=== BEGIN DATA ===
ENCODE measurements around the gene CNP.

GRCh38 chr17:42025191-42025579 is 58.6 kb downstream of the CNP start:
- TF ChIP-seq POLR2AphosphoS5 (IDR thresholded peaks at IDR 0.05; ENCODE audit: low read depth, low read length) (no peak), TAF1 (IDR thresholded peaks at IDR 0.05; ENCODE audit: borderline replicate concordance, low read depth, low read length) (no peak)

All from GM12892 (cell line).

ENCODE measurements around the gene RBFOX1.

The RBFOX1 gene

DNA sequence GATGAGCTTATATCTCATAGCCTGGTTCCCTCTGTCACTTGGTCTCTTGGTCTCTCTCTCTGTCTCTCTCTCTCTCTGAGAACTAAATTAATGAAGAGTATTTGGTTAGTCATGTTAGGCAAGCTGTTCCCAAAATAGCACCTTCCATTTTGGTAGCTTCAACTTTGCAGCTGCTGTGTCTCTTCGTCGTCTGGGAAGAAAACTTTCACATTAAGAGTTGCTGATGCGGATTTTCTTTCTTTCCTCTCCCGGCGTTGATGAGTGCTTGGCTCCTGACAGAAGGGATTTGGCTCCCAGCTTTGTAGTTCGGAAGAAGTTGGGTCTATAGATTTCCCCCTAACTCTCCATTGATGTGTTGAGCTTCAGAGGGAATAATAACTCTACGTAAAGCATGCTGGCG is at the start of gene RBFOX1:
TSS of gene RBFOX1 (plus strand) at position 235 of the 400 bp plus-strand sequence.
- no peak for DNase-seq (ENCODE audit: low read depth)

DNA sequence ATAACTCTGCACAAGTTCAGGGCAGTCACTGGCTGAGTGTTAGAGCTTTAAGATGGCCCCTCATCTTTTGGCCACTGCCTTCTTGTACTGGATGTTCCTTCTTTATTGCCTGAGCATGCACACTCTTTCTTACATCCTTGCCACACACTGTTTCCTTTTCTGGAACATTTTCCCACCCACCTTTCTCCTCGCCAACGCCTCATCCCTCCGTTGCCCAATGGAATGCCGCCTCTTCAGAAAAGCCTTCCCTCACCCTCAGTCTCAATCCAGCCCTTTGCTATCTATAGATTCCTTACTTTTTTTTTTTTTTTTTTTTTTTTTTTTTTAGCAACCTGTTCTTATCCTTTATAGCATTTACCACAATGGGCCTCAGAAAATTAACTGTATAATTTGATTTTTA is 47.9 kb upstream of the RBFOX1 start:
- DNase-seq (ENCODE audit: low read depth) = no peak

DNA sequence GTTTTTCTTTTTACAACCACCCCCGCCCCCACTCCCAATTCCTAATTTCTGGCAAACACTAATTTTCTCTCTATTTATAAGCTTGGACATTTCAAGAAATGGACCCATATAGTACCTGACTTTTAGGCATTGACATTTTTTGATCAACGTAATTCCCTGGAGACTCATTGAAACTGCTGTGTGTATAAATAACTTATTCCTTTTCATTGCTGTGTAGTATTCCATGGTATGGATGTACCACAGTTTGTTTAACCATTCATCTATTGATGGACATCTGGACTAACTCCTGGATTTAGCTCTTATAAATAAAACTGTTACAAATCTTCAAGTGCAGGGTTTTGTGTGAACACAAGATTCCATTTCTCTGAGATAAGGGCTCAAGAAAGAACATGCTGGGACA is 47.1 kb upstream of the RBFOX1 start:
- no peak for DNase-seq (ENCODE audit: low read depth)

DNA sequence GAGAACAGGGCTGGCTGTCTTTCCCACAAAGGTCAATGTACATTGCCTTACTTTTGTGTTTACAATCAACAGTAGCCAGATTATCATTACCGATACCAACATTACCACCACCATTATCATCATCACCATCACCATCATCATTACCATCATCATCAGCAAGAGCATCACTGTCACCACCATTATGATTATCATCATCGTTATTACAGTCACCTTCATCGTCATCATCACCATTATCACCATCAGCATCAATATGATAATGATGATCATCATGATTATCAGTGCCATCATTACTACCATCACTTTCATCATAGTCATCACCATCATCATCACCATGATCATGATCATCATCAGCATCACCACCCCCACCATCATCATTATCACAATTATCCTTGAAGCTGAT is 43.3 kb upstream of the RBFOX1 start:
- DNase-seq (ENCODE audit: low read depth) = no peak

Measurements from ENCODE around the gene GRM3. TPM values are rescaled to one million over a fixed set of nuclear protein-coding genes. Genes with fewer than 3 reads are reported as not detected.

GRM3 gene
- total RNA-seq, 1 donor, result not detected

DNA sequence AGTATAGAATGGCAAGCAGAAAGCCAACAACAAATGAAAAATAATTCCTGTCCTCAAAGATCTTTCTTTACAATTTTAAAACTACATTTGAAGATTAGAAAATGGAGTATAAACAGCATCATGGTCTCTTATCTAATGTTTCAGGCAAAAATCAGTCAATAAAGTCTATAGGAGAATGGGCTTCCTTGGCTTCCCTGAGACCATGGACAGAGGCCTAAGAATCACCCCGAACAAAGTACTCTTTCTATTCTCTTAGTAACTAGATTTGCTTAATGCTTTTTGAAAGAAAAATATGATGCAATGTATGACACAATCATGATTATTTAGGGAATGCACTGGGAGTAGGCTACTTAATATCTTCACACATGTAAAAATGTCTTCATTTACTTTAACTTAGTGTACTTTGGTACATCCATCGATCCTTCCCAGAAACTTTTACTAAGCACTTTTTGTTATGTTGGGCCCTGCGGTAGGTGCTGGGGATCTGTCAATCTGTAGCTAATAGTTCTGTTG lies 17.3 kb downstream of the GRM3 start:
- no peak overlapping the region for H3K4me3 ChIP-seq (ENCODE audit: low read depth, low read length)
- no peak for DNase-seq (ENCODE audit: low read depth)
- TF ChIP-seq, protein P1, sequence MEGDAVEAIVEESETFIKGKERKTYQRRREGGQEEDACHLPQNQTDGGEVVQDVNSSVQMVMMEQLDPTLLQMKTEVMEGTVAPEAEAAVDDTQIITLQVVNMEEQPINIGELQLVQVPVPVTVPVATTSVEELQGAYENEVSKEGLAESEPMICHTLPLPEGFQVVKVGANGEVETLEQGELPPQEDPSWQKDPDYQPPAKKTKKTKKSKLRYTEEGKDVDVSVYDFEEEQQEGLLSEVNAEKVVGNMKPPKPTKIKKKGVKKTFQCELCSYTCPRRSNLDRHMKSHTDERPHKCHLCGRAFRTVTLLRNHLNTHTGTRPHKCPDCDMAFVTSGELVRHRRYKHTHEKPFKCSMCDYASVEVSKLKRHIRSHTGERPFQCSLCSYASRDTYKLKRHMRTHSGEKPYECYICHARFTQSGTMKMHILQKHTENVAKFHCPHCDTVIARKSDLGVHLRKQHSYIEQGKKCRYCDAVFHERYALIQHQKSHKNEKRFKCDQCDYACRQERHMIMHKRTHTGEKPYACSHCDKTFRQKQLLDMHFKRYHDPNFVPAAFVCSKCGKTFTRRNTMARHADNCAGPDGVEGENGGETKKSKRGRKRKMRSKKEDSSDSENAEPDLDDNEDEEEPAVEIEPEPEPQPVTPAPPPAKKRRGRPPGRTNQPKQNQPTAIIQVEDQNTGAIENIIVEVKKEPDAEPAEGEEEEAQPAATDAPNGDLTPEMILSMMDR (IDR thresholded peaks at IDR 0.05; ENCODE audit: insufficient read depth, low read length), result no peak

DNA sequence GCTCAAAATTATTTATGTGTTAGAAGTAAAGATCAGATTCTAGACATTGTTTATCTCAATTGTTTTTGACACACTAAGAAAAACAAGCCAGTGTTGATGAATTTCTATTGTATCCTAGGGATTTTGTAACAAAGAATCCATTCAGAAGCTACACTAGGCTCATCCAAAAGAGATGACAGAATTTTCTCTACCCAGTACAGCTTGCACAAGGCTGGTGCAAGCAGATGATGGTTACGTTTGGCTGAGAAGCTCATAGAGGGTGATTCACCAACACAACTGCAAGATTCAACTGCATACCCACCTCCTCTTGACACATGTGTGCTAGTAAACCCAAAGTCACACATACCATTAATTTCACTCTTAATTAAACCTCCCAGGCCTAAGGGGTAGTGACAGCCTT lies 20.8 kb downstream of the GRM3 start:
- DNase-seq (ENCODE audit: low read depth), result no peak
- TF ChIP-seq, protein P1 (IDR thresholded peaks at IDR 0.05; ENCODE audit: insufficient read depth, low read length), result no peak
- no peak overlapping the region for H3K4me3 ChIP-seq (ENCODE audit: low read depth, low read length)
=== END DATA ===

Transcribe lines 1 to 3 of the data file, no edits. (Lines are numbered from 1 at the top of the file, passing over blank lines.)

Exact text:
ENCODE measurements around the gene CNP.

GRCh38 chr17:42025191-42025579 is 58.6 kb downstream of the CNP start:
- TF ChIP-seq POLR2AphosphoS5 (IDR thresholded peaks at IDR 0.05; ENCODE audit: low read depth, low read length) (no peak), TAF1 (IDR thresholded peaks at IDR 0.05; ENCODE audit: borderline replicate concordance, low read depth, low read length) (no peak)